The OfficeHours blog is nowhere near sad to report the demise of the QR code.
It's the squiggly little black-white pattern found on some store products or on assorted items. It was supposed to change how people bought products or obtained services.
And yes, it was a flop and we suspected that all along.
Some of the credit or blame for the QR demise is the superior advantages of new smartphone tools that let people ask questions directly (as with the iPod's Siri service) or use built-in visual search tools.
Here's an article that argues the "next big" search thing will be MVS -- for mobile visual search.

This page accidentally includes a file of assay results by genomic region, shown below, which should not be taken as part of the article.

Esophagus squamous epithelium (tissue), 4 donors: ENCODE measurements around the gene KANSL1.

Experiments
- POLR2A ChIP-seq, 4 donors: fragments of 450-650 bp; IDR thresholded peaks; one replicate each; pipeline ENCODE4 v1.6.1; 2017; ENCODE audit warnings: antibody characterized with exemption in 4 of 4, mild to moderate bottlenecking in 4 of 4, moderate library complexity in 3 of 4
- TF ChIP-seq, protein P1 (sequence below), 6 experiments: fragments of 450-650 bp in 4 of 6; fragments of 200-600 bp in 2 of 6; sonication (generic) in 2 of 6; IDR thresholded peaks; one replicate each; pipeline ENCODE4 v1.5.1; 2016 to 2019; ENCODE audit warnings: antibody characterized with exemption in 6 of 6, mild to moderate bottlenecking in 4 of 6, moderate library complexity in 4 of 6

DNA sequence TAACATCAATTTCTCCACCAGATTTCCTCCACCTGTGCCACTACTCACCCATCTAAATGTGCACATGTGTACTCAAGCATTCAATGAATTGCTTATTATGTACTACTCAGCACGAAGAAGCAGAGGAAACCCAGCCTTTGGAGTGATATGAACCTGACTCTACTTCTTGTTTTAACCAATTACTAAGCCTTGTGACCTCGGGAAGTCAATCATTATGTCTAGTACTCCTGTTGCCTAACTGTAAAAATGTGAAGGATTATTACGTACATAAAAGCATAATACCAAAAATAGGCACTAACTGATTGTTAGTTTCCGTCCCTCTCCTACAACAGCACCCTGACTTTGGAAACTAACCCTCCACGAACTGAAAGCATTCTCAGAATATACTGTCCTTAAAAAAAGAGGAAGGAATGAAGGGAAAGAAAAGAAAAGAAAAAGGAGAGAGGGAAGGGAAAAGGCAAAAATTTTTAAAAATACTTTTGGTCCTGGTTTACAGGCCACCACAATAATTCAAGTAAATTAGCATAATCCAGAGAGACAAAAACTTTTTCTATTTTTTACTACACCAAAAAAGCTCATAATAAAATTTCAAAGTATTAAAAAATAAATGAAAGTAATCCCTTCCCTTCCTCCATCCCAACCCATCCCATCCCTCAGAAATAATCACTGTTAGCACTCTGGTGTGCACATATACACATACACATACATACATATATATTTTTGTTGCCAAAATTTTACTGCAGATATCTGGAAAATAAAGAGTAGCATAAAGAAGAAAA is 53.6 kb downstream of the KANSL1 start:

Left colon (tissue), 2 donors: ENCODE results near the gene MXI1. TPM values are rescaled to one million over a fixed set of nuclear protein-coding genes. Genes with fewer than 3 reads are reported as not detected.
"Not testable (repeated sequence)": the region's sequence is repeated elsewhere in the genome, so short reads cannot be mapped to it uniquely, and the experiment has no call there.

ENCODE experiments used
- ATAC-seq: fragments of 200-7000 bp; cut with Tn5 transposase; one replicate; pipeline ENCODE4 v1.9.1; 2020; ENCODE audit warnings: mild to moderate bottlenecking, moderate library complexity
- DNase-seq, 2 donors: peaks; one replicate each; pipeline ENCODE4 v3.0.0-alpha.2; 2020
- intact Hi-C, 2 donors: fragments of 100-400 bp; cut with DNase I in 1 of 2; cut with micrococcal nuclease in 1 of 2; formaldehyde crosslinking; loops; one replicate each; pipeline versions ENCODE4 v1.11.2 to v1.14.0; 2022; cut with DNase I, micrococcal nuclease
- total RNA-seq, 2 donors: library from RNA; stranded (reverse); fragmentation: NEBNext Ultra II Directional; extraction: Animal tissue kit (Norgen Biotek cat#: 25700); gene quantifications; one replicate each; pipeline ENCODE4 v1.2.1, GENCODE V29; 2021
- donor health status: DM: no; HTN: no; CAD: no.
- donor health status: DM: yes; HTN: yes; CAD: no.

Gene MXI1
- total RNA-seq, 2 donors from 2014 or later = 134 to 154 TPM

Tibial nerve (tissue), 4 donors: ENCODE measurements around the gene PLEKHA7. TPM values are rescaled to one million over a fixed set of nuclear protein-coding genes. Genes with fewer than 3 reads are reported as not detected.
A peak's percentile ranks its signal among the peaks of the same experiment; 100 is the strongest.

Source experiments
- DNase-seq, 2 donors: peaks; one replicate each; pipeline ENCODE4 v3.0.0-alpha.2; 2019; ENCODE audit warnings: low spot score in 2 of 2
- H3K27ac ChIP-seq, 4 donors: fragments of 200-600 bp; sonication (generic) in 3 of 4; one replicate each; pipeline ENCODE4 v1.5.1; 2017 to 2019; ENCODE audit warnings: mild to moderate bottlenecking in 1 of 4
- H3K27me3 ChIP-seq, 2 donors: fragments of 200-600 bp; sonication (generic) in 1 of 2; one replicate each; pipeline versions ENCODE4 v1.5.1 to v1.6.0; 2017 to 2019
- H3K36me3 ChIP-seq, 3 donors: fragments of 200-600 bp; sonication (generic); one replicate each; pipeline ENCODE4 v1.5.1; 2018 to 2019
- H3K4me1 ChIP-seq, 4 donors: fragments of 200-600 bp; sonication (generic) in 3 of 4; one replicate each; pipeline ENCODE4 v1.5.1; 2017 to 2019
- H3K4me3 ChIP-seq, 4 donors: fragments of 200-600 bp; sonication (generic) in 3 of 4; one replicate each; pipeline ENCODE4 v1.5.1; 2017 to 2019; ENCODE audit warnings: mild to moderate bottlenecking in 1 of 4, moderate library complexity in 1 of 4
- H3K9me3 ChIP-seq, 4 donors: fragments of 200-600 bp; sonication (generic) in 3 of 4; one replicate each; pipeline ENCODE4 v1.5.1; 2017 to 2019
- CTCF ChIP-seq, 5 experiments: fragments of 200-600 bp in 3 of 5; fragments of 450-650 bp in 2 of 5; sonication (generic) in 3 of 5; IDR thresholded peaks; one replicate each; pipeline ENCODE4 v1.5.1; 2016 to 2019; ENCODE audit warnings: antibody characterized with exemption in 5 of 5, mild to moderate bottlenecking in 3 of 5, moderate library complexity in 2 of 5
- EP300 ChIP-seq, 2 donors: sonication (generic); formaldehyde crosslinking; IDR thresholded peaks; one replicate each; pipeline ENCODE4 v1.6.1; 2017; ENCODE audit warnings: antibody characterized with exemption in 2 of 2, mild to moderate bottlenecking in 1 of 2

MVS, according to the blog entry at imediaConnection, will be a big deal: "The opportunities are boundless with MVS. Unlike two-dimensional barcodes and QR codes, MVS will have wrap-around and three-dimensional recognition capabilities. Even traditional advertising will be revitalized with MVS.
"For example, picture an interactive print campaign that incorporates MVS as part of a competition or game. Marketers can offer instant gratification in the form of videos, mobile links, coupons, or discounts as incentives for taking the best pictures of a particular product or logo."
For now, I'll accept that scanning things with a tool that can identify the object and find relevant links makes more sense than scanning a fuzzy wuzzy whirl. We're not there yet, and no doubt over the next three or four years the opportunities for really smart ID-tools will produce some major improvements.